Saint Valentine's Day - February 14

The origins of Valentine's Day, like the origins of love itself, are somewhat obscure — a combination of myth, history, destiny, chance and marketing.

Legend has it that a certain third-century priest named Valentine persisted in performing marriage ceremonies despite a ban by the Roman emperor Claudius II (Claudius was persuaded that single men made better soldiers for his army). Thrown into jail, Valentine formed a relationship with his jailor's daughter (some say he cured her blindness) and he signed his last message to her "From your Valentine," a phrase which still gets a lot of mileage.

St. Valentine was executed on February 14, circa the year 270, and his remains (probably his, but there were two other Christian martyrs called Valentine) are now on display in the Whitefriar Street Carmelite Church in Dublin.

There are also reports of an ancient pagan custom that took place in preparation for the Roman festival of Lupercalia, which started February 15. The names of the town's maidens would be collected and then drawn at random by the local bachelors; in this fashion couples were paired off for the year.

Third, medieval Europeans thought February 14 was the date on which the birds started to mate. (There's no record of when the bees started.) From "Parlement of Foules," a poem by Chaucer:

"for this was on seynt Volantynys day/ Whan euery bryd comyth there to chese his mate.

Starting on Valentine's Day 1400, the French royal court held a Cour Amoreuse, in which ministers met after mass in "joyous recreation and talk about love." Love poems were presented before the ladies, who judged them and awarded a golden crown for the best one.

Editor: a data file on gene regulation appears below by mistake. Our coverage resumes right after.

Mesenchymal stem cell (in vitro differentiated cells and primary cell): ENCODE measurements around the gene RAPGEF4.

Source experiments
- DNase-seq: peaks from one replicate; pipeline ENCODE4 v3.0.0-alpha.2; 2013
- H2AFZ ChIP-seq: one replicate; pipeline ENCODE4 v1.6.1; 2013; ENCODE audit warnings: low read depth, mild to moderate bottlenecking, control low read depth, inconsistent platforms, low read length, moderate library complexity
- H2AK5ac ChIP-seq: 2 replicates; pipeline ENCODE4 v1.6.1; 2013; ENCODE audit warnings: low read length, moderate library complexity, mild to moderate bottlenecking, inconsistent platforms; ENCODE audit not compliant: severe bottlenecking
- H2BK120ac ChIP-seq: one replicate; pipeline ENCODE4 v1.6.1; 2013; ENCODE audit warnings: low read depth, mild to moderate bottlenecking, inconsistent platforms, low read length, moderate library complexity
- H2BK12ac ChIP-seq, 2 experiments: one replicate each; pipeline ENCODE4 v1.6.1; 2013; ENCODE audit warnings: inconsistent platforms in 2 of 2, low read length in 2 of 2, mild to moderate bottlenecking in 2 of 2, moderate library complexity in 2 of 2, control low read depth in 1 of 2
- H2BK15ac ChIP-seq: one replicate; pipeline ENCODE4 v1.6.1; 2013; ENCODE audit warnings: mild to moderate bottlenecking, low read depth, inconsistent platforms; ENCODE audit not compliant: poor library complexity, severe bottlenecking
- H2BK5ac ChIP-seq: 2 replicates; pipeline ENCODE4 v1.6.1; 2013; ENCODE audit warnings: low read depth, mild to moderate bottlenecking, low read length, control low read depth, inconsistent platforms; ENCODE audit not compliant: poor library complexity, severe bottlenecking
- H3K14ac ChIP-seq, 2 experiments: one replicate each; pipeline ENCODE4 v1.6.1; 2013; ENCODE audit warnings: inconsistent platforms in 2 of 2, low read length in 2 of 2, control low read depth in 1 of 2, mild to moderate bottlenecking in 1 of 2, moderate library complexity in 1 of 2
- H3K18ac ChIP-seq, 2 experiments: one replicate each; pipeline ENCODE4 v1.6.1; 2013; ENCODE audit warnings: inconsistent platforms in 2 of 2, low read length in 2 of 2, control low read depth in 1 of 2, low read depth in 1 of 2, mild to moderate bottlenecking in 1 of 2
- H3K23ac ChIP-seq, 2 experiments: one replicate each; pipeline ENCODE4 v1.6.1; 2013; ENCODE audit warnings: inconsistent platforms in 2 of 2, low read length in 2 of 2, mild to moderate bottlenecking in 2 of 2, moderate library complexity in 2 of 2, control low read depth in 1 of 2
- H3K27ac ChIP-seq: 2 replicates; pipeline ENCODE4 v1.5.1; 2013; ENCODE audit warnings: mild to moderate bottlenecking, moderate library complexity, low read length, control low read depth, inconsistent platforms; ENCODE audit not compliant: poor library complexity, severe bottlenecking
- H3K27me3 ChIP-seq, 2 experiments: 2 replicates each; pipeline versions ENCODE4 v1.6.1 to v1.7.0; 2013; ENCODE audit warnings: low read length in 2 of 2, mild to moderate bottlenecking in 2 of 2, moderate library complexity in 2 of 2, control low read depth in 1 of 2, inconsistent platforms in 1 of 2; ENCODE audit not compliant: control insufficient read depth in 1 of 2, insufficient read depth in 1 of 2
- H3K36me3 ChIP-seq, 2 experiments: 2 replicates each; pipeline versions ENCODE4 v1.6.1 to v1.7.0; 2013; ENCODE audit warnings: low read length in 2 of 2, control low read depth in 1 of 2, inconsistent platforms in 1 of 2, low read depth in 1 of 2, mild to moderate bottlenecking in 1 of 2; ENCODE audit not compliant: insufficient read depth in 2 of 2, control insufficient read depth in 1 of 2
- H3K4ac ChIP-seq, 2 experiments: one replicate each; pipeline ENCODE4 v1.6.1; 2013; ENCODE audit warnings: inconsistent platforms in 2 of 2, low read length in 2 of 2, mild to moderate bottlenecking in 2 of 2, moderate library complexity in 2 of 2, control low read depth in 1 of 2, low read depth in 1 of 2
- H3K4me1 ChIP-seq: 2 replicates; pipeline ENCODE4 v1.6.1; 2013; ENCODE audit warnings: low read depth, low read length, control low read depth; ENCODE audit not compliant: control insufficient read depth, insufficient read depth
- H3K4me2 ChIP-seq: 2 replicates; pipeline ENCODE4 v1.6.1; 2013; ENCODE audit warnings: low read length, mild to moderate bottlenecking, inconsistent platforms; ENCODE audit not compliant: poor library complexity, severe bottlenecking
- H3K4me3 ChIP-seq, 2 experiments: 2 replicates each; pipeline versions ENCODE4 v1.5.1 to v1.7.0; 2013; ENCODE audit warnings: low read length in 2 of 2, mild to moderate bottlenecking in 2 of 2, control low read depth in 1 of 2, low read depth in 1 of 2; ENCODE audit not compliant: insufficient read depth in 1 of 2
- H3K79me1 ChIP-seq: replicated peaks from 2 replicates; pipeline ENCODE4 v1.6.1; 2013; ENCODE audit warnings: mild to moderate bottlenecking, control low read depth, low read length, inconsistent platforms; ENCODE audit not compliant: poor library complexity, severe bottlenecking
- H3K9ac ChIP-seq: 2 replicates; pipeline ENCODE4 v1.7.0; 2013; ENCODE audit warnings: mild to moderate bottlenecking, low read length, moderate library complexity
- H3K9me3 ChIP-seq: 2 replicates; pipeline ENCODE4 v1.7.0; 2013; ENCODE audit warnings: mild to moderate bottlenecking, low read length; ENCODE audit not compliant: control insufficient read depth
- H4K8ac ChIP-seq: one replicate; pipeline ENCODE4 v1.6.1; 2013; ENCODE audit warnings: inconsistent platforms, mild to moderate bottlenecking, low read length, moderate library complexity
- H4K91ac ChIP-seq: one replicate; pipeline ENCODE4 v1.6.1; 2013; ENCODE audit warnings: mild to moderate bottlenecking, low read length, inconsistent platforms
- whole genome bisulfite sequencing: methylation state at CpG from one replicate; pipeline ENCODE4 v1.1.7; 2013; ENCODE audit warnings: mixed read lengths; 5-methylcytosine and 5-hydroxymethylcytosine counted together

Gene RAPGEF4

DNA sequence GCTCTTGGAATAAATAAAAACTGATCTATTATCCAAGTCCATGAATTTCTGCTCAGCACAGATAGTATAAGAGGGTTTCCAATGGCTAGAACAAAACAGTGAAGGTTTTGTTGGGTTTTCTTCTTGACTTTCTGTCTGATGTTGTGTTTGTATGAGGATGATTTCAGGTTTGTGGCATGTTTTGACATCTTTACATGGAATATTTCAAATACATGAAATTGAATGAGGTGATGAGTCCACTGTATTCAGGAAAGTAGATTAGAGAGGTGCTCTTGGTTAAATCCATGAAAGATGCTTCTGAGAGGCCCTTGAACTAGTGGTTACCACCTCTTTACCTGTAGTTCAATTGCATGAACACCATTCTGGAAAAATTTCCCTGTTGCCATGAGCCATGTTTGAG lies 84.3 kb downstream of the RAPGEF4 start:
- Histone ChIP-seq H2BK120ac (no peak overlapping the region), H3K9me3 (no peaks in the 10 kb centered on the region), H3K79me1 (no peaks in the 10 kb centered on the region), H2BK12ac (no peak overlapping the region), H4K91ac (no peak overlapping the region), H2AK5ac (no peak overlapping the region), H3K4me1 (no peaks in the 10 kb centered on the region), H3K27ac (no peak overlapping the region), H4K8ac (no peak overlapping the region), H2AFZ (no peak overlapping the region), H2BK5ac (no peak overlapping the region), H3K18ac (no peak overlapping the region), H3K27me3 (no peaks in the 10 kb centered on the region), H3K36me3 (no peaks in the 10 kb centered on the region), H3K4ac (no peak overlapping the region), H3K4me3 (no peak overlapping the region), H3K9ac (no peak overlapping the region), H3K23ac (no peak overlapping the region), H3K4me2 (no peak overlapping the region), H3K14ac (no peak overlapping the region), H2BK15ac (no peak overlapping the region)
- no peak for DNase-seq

St. Valentine's Day was on the official Church list of feast days from 496, when Pope Gelasius I established it, until 1969, when Pope Paul VI dropped it from the calendar.

The first valentine on record was sent in 1415 by Charles, duke of Orleans, to his wife while he was imprisoned in the Tower of London. That message is on display in the British Library. In the 1840s a Massachusetts woman called Esther Howland came up with the idea of mass-producing Valentine's Day cards; now, about a billion are sent yearly, mostly by women.

Valentine's Day gifts, however, are another matter — there, American men outspend women two to one. The most popular gifts, according to the National Retail Federation, are (in descending order): candy/chocolate, dinner/a night out, flowers, and jewelry.

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